For example, if a primary beneficiary dies and has four remaining beneficiaries with equal proportions, the four will share equally the remaining assets.
On the other hand, if the inheritance is on a per stirpes basis, the heirs of the deceased beneficiary receive the shares.
For example, let’s say that there are five beneficiaries with 20% shares each, and one beneficiary dies. The deceased beneficiary has two heirs, leaving only four surviving beneficiaries.
The new system will account for the two heirs. Now, there would be the four original beneficiaries at 20% each, and the heirs of the deceased, with 10% each.
What Happens If the Primary Beneficiary Is the Spouse?
Having the spouse as the primary beneficiary is easiest and most convenient for both the investor and the survivors. Under the eyes of the law, the IRS treats the spouse as if he or she is the principal investor.
The spouse can assume ownership of the inherited IRA as if he or she was the contributor. If he or she already has an IRA, the surviving spouse can elect to have two IRAs. Or, if the spouse finds the management of his or her original IRA satisfactory, he or she can roll over the assets to that account.
Another benefit comes from the required minimum distributions (RMD) compared to other entities. By rolling over the assets, the spouse can delay the RMD until they reach 70 and ½ years old.
This delay in distribution allows the assets to grow from compounded interest.
What Happens If the Primary Beneficiary Is a Trust?
Having a trust as the beneficiary can provide many ways to divide and distribute the assets to different beneficiaries.
The investor has more control, unlike the law which provides a rigid and straightforward asset division.
A trust is a great way to combine your IRA and estate planning. For example, a trust can make estate-planning easier when the investor has children from a previous marriage.
Making a guardianship under the trust for a minor can safeguard the misuse of the assets as well as ensure that the minor beneficiary receives the benefits.
However, a trust does not have the same benefits given to a spouse.
Depending on the laws that govern the trust, the beneficiaries may need to do an early distribution, which lowers the growth potential of the IRA.
Rolling over the assets to another IRA may need more work compared to a spouse doing the asset transfer.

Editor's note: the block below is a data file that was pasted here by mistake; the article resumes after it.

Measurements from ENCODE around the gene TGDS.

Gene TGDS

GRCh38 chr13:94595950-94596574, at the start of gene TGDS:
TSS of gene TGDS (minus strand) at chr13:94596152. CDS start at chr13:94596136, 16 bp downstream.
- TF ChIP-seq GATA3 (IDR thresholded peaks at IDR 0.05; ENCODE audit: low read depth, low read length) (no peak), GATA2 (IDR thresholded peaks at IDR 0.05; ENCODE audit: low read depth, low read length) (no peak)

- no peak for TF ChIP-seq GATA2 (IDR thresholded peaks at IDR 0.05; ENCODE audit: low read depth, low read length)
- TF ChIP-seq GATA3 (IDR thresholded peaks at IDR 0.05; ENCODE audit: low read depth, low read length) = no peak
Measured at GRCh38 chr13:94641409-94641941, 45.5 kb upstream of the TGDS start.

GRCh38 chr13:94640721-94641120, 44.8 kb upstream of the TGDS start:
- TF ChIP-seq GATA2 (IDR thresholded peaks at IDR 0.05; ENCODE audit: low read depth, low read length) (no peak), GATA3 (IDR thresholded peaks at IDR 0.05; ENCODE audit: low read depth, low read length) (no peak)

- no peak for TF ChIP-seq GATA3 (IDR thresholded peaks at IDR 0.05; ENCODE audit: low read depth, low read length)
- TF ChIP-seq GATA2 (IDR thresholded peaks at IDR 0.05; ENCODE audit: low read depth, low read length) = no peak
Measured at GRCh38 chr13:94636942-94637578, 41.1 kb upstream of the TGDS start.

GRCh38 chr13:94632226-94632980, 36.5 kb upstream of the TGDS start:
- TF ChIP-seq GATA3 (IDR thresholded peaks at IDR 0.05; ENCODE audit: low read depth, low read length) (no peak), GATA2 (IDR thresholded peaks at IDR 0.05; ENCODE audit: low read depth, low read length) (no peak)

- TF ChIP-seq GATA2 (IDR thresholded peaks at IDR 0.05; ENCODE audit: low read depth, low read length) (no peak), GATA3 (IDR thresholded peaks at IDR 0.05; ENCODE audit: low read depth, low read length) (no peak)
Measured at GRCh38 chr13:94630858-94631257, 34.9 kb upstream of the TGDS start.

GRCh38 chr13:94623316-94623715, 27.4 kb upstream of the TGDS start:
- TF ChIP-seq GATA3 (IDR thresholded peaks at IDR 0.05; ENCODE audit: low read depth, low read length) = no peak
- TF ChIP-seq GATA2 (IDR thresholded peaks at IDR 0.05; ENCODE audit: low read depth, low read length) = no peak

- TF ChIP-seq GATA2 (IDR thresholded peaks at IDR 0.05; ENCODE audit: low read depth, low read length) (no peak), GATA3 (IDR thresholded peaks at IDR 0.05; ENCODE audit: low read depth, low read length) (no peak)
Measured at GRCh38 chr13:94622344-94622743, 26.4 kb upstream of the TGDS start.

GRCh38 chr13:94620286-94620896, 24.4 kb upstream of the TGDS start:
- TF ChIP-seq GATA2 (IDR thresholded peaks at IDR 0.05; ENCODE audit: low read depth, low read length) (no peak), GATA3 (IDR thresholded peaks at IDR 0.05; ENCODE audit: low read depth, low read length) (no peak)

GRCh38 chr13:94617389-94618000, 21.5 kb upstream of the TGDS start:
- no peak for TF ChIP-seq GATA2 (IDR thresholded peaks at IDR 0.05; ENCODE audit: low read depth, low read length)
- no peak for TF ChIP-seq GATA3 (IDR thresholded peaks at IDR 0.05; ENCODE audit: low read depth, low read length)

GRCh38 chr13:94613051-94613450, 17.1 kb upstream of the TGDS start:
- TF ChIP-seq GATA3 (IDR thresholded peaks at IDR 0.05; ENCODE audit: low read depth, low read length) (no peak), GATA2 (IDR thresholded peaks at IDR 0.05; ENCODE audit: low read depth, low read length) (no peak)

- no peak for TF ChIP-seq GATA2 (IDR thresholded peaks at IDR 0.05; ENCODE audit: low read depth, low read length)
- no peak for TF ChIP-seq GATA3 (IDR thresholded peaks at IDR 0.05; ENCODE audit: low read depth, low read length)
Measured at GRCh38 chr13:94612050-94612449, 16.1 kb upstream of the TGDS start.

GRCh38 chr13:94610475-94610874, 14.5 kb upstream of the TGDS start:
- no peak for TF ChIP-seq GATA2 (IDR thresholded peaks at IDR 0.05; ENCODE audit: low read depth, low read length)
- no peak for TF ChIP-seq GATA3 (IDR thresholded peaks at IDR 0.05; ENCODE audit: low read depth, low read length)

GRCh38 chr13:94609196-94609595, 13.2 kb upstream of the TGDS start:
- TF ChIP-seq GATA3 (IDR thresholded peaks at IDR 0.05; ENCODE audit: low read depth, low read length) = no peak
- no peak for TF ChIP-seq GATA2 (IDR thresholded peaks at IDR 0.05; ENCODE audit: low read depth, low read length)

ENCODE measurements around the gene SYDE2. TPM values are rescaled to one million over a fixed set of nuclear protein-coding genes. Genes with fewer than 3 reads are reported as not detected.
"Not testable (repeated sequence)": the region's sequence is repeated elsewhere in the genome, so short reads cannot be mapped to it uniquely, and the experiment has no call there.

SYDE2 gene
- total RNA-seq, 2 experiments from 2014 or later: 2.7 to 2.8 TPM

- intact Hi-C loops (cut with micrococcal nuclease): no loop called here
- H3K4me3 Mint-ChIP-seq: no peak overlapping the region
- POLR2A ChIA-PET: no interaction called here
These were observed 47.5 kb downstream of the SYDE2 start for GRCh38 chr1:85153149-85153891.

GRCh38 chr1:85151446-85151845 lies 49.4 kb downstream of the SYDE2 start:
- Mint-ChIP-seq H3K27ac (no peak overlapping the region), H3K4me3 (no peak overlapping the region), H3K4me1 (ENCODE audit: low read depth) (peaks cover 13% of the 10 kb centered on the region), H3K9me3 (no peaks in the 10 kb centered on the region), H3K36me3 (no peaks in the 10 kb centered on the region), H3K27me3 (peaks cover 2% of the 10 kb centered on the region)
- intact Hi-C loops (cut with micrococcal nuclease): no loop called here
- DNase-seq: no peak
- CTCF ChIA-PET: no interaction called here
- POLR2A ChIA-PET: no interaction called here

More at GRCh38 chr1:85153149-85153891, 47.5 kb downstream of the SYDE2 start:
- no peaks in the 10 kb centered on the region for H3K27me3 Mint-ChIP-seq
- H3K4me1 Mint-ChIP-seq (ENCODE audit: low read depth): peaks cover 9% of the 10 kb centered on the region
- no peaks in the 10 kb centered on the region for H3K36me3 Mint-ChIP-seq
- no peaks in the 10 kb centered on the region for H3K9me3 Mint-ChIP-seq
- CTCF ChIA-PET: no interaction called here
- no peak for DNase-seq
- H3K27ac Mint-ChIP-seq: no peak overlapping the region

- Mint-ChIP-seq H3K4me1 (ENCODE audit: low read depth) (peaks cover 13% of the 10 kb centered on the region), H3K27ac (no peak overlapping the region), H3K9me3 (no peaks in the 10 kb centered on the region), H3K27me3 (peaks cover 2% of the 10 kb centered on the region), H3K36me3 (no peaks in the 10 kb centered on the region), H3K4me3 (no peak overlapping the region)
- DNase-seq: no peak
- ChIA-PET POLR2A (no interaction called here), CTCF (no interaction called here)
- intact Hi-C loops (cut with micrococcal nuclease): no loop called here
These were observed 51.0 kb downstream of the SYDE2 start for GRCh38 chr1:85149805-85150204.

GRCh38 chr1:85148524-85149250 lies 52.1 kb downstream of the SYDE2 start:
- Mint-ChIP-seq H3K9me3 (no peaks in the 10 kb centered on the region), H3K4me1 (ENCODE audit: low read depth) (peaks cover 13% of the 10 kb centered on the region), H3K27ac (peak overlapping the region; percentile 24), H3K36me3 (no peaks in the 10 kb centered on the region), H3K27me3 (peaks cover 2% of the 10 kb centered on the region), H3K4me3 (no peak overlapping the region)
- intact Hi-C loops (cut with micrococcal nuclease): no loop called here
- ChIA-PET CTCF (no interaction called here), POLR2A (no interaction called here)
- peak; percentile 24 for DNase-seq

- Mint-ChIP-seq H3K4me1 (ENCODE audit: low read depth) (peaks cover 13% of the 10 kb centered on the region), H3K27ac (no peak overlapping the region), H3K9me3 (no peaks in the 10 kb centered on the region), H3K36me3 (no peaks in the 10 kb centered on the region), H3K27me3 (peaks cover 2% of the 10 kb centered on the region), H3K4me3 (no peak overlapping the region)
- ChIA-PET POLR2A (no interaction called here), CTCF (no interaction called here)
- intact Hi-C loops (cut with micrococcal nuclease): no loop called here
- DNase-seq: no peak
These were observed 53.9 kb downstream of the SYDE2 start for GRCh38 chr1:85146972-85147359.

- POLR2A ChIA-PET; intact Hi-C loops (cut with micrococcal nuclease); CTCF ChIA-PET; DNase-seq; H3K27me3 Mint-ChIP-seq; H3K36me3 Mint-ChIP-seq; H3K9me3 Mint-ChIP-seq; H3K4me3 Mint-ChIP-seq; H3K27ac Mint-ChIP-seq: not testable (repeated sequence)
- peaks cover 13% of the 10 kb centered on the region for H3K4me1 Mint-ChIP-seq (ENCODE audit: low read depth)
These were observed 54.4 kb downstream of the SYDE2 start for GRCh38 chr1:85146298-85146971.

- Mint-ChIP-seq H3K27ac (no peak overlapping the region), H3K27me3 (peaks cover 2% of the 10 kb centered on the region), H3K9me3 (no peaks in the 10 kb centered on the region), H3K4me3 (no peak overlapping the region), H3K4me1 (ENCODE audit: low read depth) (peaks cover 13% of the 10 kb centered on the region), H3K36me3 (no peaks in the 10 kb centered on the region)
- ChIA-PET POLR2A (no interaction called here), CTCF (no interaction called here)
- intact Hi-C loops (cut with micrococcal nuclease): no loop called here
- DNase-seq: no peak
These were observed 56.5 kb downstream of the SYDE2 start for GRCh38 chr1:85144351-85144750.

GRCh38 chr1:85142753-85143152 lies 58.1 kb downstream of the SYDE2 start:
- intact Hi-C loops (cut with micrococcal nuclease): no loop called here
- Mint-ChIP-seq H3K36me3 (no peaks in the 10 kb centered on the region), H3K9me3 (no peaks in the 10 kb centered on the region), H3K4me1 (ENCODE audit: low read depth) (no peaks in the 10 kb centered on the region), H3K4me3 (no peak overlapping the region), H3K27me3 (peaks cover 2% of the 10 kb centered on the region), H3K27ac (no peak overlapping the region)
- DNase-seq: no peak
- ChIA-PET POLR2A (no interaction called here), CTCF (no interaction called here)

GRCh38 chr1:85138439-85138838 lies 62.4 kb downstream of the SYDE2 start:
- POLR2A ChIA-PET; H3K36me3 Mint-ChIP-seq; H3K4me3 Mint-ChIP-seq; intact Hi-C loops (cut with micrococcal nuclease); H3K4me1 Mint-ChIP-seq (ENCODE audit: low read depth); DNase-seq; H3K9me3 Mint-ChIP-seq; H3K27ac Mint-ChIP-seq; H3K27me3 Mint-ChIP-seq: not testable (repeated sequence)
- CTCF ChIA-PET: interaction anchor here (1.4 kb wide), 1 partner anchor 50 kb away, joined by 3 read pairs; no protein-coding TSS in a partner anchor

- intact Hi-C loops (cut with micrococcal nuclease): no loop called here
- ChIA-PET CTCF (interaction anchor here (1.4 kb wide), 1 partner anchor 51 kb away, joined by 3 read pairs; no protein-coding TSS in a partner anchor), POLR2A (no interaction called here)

However, a trust is still a popular option as a beneficiary. With a trust, the investor can control how the asset is spent. This limitation lowers the risk of irresponsible spending by the heirs.
What Happens If the Primary Beneficiary Is a Child or Grandchild?
There are fewer options with the children or grandchildren as beneficiaries.
Unlike the spouse as the beneficiary, the children cannot roll over the assets to his or her own IRA; instead, they can use the IRA as well as schedule the distributions.
Also, minor beneficiaries cannot manage the accounts. They should have a guardian control the assets until they reach the age of maturity, which varies from state to state.
Also, the IRA applies the required minimum distribution according to the age of the oldest child.
This system can create a lower monetary distribution for the younger children, who may receive early distribution penalties.
The children can also split the inherited IRA. By opting for this method, each beneficiary now has a new IRA and can avoid the early distribution penalties.
What Happens If the Owner Fails to Designate an IRA Beneficiary?
When there is a lack of primary or contingent beneficiary in the IRA, the IRA provider uses their bylaws. The contract usually specifies the order of priority on who becomes the beneficiary by default.
Usually, the spouse comes first in the list. In the absence of a spouse, the IRA can choose who becomes the default beneficiary.
Don’t forget to download, save, or share this handy infographic on how to designate your IRA beneficiary for reference:
Check out this video on how to designate your IRA beneficiary:
Having beneficiaries, primary and contingent, can streamline estate planning. Investing not only concerns itself with growing assets but also efficiently distributing them.
Assigning a beneficiary is as easy as filling out the form from the IRA provider.
An IRA without a beneficiary is incomplete and inefficient. Solve this issue as early as possible, and you can start prioritizing the growth of assets.
For more resources and information on IRA investment strategies, visit insideyourira.com!
What are some ways you are preparing for the security of your beneficiaries? Share your strategies with us in the comments section below!